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Association football (soccer) formation 3-4-3

"In association football, the formation describes how the players in a team are positioned on the pitch. Different formations can be used depending on whether a team wishes to play more attacking or defensive football. ...
The 3–3–4 formation was similar to the WW, with the notable exception of having an inside-forward (as opposed to centre-forward) deployed as a midfield schemer alongside the two wing-halves. This formation would be commonplace during the 1950s and early 1960s. One of the best exponents of the system was the Tottenham Hotspur double-winning side of 1961, which deployed a midfield of Danny Blanchflower, John White and Dave Mackay. FC Porto won the 2005–06 Portuguese national championship using this unusual formation under manager Co Adriaanse." [Formation (association football). Wikipedia]
The diagram example "Association football (soccer) formation 3-4-3" was created using the ConceptDraw PRO diagramming and vector drawing software extended with the Football solution from the Sport area of ConceptDraw Solution Park.
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Association football (soccer) formation diagram
Association football (soccer) formation diagram, midfielder, wide midfield, right midfield, right wing, midfielder, wide midfield, right midfield, midfielder, wide midfield, left midfield, left wing, midfielder, centre midfield, goalkeeper, end zone view football field, end zone view soccer field, defender, centre-back, central defender, centre-half, stopper,
Used Solutions
"In association football, the formation describes how the players in a team are positioned on the pitch. Different formations can be used depending on whether a team wishes to play more attacking or defensive football. ...
The WM system was created in the mid-1920s by Herbert Chapman of Arsenal to counter a change in the offside law in 1925. The change had reduced the number of opposition players that attackers needed between themselves and the goal-line from three to two. This led to the introduction of a centre-back to stop the opposing centre-forward, and tried to balance defensive and offensive playing. The formation became so successful that by the late-1930s most English clubs had adopted the WM. Retrospectively, the WM has either been described as a 3–2–5 or as a 3–4–3, or more precisely a 3–2–2–3 reflecting the letters which symbolised it. The gap in the centre of the formation between the two wing halves and the two inside forwards allowed Arsenal to counter-attack effectively. The W-M was subsequently adapted by several English sides, but none could apply it in quite the same way Chapman had. This was mainly due to the comparative rarity of Alex James in the English game. He was one of the earliest playmakers in the history of the game, and the hub around which Chapman's Arsenal revolved." [Formation (association football). Wikipedia]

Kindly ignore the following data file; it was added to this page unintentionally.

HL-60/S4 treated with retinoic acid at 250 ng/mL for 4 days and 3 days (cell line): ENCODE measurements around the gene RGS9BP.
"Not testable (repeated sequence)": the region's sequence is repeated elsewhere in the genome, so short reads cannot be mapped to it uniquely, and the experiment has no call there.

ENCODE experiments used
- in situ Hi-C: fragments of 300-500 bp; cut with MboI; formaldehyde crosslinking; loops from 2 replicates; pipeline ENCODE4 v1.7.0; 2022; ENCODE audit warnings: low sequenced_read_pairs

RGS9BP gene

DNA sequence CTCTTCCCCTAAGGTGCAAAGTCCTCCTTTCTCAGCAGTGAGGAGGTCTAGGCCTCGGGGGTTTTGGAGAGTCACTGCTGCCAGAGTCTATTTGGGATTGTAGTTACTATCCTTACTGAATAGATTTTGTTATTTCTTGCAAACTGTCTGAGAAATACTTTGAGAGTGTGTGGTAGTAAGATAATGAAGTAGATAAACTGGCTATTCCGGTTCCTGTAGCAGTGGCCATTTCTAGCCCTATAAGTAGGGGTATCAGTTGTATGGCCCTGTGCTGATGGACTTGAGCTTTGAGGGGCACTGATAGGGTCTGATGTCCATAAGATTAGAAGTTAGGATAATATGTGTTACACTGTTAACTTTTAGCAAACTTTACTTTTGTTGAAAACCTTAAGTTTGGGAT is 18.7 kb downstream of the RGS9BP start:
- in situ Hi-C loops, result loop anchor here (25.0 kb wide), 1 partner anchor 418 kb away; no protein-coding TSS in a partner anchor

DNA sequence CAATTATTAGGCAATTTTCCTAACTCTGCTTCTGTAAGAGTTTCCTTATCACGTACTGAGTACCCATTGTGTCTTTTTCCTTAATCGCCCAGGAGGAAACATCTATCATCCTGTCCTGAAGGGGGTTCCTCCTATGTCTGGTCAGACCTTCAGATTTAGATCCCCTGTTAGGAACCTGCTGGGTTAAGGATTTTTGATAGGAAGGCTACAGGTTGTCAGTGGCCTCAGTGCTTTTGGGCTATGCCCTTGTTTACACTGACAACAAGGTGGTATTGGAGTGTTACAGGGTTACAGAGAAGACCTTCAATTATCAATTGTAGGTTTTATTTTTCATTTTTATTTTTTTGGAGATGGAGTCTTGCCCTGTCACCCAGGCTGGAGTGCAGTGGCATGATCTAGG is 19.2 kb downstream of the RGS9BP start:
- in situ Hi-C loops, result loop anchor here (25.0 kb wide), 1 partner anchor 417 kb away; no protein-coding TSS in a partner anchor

The diagram example "Association football (soccer) formation 3-2-5 (WM)" was created using the ConceptDraw PRO diagramming and vector drawing software extended with the Football solution from the Sport area of ConceptDraw Solution Park.
www.conceptdraw.com/solution-park/sport-soccer Read more
Association football (soccer) formation diagram
Association football  (soccer) formation diagram, midfielder, wide midfield, right midfield, midfielder, wide midfield, left midfield, left wing, midfielder, centre midfield, goalkeeper, end zone view football field, end zone view soccer field, defender, right-back, full-backs, defender, left-back, full-backs,
Used Solutions
"In association football, the formation describes how the players in a team are positioned on the pitch. Different formations can be used depending on whether a team wishes to play more attacking or defensive football. ...
The 2–3–5 was originally known as the "Pyramid", with the numerical formation being referenced retrospectively. ...
For the first time, a balance between attacking and defending was reached. When defending, the two defenders (fullbacks), would watch out for the opponent's wingers (the outside players in the attacking line), while the midfielders (halfbacks) would watch for the other three forwards.
The centre halfback had a key role in both helping to organise the team's attack and marking the opponent's centre forward, supposedly one of their most dangerous players.
It was this formation which gave rise to the convention of shirt numbers." [Formation (association football). Wikipedia]
The diagram example "Association football (soccer) formation 2–3–5 (pyramid)" was created using the ConceptDraw PRO diagramming and vector drawing software extended with the Football solution from the Sport area of ConceptDraw Solution Park.
www.conceptdraw.com/solution-park/sport-soccer Read more
Association football (soccer) formation diagram
Association football (soccer) formation diagram, midfielder, wide midfield, right midfield, midfielder, wide midfield, left midfield, left wing, midfielder, centre midfield, goalkeeper, end zone view football field, end zone view soccer field, defender, right-back, full-backs, defender, left-back, full-backs,
Used Solutions